by Alexandra Walsham - 2006 - History - 364 pages
74 Cecil Roth, A History of the Jews in England (Oxford, 1978 edn; first publ. ... Turks, Moors and Englishmen in the Age of Discovery (New York, 1999).

Muslims and Jews in Switzerland - Institute for Global Jewish ...
Moorish raiders from Spain made their way up the Rhone River valley from the ... But when these families entered Switzerland from France as Huguenot refugees ... Whereas Turks, Kurds, Bosnians, and Albanians have mainly settled in the ... - Cached - Similar -
History of a tragedy: the expulsion of the Jews from Spain - Google Books Result
by Joseph Pérez, Lysa Hochroth - 2007 - Religion - 149 pages
At first it was hoped that the Huguenots would gradually be assimilated by converting ... there once Moors and Jews? I see in this last phrase not so much a ...
From New Babylon to Eden: the Huguenots and their migration to ... - Google Books Result
by Bertrand Van Ruymbeke - 2006 - History - 396 pages
Serres, for instance, first fled to Curacao and then to Saint Eustatius ... Thus
, unlike Caribbean creole Huguenots, banished Huguenots did not flee to the ...
4. French Refugees in Great Britain in the early 1700s -
Testard        Mr.                (refer Pierre Prevost)                                                1705
Testard        Marie                child        C        O        WS        1/09/06        17        1707
Testard        Susanne                        C        O        dBro        2/02/00        25        1721-3
Testart        Philippe [59]        Chastillon sur Loin        (weaver) Marie Anne [60], his wife        C        N        171dBro        2/02/00        65        1705
Tétar        Jeanne                        O        C        LS        4/12/06        17        1722-3
Testart        Philippe                his wife        C        O        dBro        1/08/06        23        1707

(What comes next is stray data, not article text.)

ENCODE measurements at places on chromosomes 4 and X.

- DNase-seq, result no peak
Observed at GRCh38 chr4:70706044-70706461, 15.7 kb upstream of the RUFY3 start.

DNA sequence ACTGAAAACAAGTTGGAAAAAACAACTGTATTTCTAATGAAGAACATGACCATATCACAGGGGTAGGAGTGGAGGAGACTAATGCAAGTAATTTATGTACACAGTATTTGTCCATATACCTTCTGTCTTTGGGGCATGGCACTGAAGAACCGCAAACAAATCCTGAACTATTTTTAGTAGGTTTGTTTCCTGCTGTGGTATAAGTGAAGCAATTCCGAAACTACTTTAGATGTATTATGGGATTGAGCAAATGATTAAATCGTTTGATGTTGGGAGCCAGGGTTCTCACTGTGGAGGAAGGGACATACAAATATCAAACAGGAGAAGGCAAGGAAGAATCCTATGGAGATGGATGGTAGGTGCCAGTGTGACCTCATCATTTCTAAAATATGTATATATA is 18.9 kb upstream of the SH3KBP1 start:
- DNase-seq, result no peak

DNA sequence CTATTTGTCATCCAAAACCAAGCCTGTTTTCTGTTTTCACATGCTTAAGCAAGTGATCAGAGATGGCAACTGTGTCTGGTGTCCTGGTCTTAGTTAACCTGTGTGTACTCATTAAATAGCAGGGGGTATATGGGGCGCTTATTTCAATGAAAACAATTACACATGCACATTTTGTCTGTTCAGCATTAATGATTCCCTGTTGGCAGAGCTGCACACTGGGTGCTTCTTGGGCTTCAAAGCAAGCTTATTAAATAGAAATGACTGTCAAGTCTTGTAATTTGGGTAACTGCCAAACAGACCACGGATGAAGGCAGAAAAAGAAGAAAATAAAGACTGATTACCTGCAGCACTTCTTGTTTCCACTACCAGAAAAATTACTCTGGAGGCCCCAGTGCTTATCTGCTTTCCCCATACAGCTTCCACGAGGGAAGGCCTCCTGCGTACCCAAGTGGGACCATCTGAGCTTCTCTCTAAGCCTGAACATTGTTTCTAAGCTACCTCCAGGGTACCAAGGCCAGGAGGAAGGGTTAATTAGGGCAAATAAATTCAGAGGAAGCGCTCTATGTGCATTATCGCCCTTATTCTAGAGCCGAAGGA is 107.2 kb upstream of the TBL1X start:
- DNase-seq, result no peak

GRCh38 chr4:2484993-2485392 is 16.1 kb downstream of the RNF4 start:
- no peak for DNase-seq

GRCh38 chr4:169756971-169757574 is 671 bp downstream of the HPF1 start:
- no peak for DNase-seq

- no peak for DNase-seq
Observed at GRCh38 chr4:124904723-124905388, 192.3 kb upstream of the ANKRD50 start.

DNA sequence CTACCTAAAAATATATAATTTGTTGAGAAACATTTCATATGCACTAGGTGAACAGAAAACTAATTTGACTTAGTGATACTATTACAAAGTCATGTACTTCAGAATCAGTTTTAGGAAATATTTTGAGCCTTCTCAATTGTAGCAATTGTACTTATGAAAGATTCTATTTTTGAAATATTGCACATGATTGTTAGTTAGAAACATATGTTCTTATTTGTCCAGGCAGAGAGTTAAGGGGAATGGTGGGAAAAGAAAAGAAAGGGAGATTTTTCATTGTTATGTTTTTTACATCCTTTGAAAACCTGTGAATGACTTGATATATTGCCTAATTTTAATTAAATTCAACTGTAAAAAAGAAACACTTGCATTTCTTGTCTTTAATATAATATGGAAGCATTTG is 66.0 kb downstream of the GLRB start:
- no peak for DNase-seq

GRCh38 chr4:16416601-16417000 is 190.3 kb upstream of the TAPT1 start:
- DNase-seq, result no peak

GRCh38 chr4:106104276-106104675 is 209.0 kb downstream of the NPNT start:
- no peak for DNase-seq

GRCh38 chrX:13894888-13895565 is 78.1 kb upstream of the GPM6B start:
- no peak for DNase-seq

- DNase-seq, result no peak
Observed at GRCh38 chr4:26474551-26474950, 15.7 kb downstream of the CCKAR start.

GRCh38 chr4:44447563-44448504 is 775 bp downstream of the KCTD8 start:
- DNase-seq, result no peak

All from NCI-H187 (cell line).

Ray        Abraham                        C        S        dBro        2/16/00        25        1721-3
Rey        Collette                        C        S        WS        1/14/06        21        1707
Rey        Marie [60]        Calais                C        N        121        1/15/00        35        1705
Rey        Marie                        C        O        WS        1/09/00        17        1707
Rey        Paul                        M        O                21/18/09        11        1721-3
Rey        Collette                        C        S        WS        1/14/06        21        1707
Rey        Marie [60]        Calais                C        N        121        1/15/00        35        1705
Rey        Marie                        C        O        WS        1/09/00        17        1707
Rey        Paul                        M        O                21/18/09        11        
Paris        Jaques                        C        M        pSTG        04/00        k26        1705
Paris        Jaques        Gergeau        (for Marie, his wife , & a child)        C        N        189        1/08/00        34        1705
Paris        Marie                        C                WS        15/00        19        1707
Paris        Marie                one child        C        O        dS        3/00/00        21        1721-3
Paris        Pierre                his wife & 3 children        C        O        dW        2/14/00        28        1721-3
Paris        Susanne [40]        Rouen        (to go to Ireland)                E                2/06        46        1705


Date de décès
Lieu de décès